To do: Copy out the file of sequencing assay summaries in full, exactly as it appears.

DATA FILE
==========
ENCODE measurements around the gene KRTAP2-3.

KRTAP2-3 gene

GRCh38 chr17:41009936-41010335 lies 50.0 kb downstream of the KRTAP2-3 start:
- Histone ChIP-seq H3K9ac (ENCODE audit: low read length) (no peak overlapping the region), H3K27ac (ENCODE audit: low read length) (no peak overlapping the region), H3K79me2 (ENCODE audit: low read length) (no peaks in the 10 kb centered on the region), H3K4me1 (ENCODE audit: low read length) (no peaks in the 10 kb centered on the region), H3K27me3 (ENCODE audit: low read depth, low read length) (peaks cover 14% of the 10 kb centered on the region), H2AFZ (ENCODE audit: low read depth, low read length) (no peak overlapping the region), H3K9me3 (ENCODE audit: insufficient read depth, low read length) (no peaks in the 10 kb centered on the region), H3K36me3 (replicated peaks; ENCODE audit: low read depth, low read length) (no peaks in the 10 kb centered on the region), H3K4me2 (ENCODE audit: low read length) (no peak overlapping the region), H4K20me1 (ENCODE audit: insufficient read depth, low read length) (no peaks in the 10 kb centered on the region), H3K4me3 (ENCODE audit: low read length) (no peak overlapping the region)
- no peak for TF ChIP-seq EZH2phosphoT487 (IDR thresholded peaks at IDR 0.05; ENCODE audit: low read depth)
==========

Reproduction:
ENCODE measurements around the gene KRTAP2-3.

KRTAP2-3 gene

GRCh38 chr17:41009936-41010335 lies 50.0 kb downstream of the KRTAP2-3 start:
- Histone ChIP-seq H3K9ac (ENCODE audit: low read length) (no peak overlapping the region), H3K27ac (ENCODE audit: low read length) (no peak overlapping the region), H3K79me2 (ENCODE audit: low read length) (no peaks in the 10 kb centered on the region), H3K4me1 (ENCODE audit: low read length) (no peaks in the 10 kb centered on the region), H3K27me3 (ENCODE audit: low read depth, low read length) (peaks cover 14% of the 10 kb centered on the region), H2AFZ (ENCODE audit: low read depth, low read length) (no peak overlapping the region), H3K9me3 (ENCODE audit: insufficient read depth, low read length) (no peaks in the 10 kb centered on the region), H3K36me3 (replicated peaks; ENCODE audit: low read depth, low read length) (no peaks in the 10 kb centered on the region), H3K4me2 (ENCODE audit: low read length) (no peak overlapping the region), H4K20me1 (ENCODE audit: insufficient read depth, low read length) (no peaks in the 10 kb centered on the region), H3K4me3 (ENCODE audit: low read length) (no peak overlapping the region)
- no peak for TF ChIP-seq EZH2phosphoT487 (IDR thresholded peaks at IDR 0.05; ENCODE audit: low read depth)